What are the images that come to mind when you think of Brazil?
If you are like me, then it must be the beaches of Rio, pretty women in bikinis and Caiprinhas.
Yet there is another side to Brazil that travelers understandably avoid.
Crime is almost an epidemic in this country. Crack, a cheap drug, is a menace. The murder rate(no of murders per year per 1,00,000) is a shocking 25. Some estimates put it beyond 35. Compare that with 3.5 in India, which isn’t exactly the safest place on the planet.
Another major issue is underage crime.
Last year, two youngsters committed ruthless murders days before they turned 18. These incidents sparked a huge discussion on whether the age for crime conviction should be brought down to 16.
As the country debates this possible legislation, I decided to visit children where they are said to turn into criminals – the favela.
Difficult economic circumstances, lack of opportunities and addiction to alcohol or drugs is said to push teenagers towards crime.
My friend and music teacher, Mario Pam, invited me to a favela called Calabetão in Salvador, Brazil.
Here is what I saw.
The morning we drove towards the favela, it was drizzling. The weather is unpredictable in Salvador and it can rain anytime, anywhere.
We were headed to Centro Cultural Oficina Reciclável.
This not-for-profit was started in 1996 by artist Valtércio Santis. The idea was to engage kids between the age of 4-17 in art and cultural activities. This in the hope that their tough conditions and family issues don’t drive them towards drugs and crime.
The word reciclável means recyclable. The founder was an artist who used plastic and other recycled materials to create art. The centre imparts those skills to kids, hence the name.
As soon we arrived, we were greeted with this smile.
Then we were greeted by two smiles.
‘Ele é meu amigo’ she said, introducing her friend.
Then it was time to bring out the drums and other musical instruments.
Remember, I mentioned that my friend is a music teacher. He visits this centre every friday to teach music to these little angels.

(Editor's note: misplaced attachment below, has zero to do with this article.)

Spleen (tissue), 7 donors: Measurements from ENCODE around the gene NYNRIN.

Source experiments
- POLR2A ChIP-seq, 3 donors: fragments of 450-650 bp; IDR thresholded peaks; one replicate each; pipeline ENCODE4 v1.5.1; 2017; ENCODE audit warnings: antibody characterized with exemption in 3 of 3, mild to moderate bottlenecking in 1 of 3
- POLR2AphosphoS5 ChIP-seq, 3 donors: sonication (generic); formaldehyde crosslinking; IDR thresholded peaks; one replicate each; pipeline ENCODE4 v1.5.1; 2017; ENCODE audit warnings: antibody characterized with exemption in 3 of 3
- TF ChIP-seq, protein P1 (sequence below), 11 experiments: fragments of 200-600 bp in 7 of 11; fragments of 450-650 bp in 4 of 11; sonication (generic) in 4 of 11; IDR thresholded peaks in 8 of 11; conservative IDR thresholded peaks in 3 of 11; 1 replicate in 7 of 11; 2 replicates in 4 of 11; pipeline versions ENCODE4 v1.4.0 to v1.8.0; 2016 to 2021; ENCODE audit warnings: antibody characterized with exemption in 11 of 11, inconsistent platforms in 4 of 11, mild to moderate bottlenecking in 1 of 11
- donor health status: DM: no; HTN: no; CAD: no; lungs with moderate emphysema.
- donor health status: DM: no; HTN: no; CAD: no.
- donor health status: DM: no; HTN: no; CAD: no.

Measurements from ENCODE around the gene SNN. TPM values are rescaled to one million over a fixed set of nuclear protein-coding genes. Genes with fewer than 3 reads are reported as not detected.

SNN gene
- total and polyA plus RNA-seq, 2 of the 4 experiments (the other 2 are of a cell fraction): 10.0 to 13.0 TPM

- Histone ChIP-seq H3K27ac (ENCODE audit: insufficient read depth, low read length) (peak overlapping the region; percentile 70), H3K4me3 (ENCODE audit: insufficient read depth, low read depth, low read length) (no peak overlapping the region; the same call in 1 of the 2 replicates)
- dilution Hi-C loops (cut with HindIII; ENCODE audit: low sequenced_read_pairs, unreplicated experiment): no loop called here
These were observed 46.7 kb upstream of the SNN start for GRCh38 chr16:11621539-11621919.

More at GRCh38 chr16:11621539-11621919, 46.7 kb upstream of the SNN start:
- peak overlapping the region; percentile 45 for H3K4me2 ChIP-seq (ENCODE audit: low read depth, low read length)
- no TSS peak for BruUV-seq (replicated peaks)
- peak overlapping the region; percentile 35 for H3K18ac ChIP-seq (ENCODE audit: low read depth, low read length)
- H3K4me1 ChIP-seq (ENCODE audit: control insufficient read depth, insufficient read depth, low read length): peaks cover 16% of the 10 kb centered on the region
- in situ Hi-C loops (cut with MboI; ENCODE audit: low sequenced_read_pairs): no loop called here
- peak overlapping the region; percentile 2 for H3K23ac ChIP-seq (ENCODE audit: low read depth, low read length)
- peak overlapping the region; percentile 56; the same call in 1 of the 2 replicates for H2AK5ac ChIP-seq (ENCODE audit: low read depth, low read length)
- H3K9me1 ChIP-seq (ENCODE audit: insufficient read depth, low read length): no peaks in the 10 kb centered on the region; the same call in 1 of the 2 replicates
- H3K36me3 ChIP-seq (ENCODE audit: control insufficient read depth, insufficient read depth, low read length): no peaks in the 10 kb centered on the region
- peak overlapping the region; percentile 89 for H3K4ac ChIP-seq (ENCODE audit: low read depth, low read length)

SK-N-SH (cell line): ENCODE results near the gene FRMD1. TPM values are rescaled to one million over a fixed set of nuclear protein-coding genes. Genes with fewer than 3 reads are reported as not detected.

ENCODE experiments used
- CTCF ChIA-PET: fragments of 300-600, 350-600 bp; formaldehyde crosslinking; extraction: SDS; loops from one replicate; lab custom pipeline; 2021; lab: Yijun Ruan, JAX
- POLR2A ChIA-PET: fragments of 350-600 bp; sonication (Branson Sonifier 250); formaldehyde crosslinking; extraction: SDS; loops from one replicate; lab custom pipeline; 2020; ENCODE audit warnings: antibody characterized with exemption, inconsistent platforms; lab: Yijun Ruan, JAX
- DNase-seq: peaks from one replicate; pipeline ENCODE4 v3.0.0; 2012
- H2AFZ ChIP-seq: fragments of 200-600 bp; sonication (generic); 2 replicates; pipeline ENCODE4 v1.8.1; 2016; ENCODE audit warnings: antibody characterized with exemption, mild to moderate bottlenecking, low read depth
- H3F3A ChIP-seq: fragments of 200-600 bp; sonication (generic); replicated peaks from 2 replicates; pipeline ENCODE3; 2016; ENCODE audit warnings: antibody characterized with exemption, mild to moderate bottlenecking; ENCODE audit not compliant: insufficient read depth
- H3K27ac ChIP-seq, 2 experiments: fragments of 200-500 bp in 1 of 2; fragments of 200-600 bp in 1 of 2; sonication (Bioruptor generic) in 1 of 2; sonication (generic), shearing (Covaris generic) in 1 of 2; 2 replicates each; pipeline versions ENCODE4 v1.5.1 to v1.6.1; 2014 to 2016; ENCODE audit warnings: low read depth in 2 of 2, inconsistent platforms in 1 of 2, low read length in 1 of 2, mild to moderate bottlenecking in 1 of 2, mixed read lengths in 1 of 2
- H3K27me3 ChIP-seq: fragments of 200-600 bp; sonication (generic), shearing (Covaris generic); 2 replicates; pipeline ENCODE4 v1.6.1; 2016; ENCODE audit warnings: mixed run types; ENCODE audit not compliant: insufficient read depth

The centre operates pre or post school hours for kids, depending on what time they go to school.
Mario, then got into action.
Making the kids recite a song about Calabetão, the locality they belonged to.
And our accomplished singers, sang along.
‘Nao, nao, nao‘ – No, no, no…
Then one of them, wanted her song to be recited.
‘Professor , me escute.’
‘Teacher, listen to me.’
And then, it was time to play drums.
Some reactions, as Mario taught them the beats.
At least one of them was performing for the camera.
Then it was time to hold hands and sing some more.
Then we were all tired. We needed some rest.
Some of the art works prepared by kids of the centre. These have been prepared only by using plastic and other recycled materials.
It was time to say goodbye.
‘Tchau Sachaaaaaaa’, yelled most of them.
I didn’t mind, though actually my name is Sachin.
Smiles, songs and innocence is what I saw in the future of Brazil.
Like most developing countries, Brazil too has complex problems. That bringing down the age of criminal conviction will solve the crime problem is an illusion.
Brazil will have to work much harder than that.
In Calabetão, I realised that kids in Brazil are like kids anywhere else. Full of joy and hope.
As an eccentric traveller in love with the country, I hope that Brazil will protect these smiles. This country deserves them.
(Write to me if you would like to visit this centre for kids, or volunteer here and/or donate to them. I might be able to help you)